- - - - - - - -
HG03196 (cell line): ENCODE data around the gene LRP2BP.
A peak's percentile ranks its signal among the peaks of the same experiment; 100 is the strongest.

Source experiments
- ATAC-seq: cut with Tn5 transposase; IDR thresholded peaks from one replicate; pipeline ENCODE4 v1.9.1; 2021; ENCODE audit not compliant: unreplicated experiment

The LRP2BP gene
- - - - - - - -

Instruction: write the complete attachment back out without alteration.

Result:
HG03196 (cell line): ENCODE data around the gene LRP2BP.
A peak's percentile ranks its signal among the peaks of the same experiment; 100 is the strongest.

Source experiments
- ATAC-seq: cut with Tn5 transposase; IDR thresholded peaks from one replicate; pipeline ENCODE4 v1.9.1; 2021; ENCODE audit not compliant: unreplicated experiment

The LRP2BP gene